The strengths of the study were the population-based design, and that the headache diagnoses were based on the ICHD-2 criteria set by neurologists with a special competence in headaches performing a face-to-face interview. Furthermore, the information about sleep disturbance and day time sleepiness was collected by using two validated instruments previously used in several studies with a good correlation to objective sleep measurements [4, 3133]. Other studies have also used the index score we used for EDS [18, 23, 27], and other studies using the KSQ have applied a similar approach for making an index score calculated from the different KSQ items [32, 3842]. Using two different sleep questionnaires gave us valuable information as they measure different aspects of sleep disturbances. It should be emphasized that the KSQ question regarding daytime sleepiness are linked to a feeling of tiredness, while the ESS measures how likely you are to fall asleep in different situations.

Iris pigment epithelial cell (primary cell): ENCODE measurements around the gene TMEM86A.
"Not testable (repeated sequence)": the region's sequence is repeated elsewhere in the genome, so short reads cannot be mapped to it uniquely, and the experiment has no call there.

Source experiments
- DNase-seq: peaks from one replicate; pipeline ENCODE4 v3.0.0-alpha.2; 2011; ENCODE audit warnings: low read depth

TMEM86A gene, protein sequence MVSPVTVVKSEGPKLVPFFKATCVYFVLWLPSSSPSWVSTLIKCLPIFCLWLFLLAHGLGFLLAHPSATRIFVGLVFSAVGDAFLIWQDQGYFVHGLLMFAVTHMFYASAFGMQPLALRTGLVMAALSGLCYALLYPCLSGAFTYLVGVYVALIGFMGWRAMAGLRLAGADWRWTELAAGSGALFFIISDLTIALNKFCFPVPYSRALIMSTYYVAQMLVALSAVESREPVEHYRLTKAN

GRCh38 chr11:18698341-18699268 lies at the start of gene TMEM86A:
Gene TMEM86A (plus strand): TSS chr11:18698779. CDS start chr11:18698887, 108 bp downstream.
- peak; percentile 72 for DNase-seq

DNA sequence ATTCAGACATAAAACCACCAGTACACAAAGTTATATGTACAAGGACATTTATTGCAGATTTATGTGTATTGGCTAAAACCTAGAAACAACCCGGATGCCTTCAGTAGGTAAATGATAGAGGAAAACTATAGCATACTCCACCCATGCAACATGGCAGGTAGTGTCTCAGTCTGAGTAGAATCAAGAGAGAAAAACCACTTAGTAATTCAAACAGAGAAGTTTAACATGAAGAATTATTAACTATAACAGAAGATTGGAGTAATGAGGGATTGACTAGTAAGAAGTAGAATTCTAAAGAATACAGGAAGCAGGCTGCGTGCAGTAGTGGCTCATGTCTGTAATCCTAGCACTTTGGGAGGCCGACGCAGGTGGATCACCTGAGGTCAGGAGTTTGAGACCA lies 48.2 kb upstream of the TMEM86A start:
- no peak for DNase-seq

There are limitations of the study that must be taken into account. First, it should be emphasized that the cross-sectional design does not permit any conclusions about causality. Second, in the present study relatively few individuals with headache had other diagnoses than migraine or TTH. Thus, no firm conclusions could be drawn for the specific diagnoses of MOH, chronic migraine, and chronic TTH.

The participation rate was good among individuals we were able to get in contact with, but moderate (53%) when the total invited group was considered [30]. Because the overall participation rate of this study was only 27% when the total invited group in HUNT 3 in Verdal/Stjørdal were considered (all inhabitants >13 years), generalization of our results to the whole population must be done with caution [30]. However, among the invited individuals selective participation due to headache status or sleep complaints seems less likely, because the prevalence of headache sufferers and severe sleep disturbance were quite similar among participants and non-participants.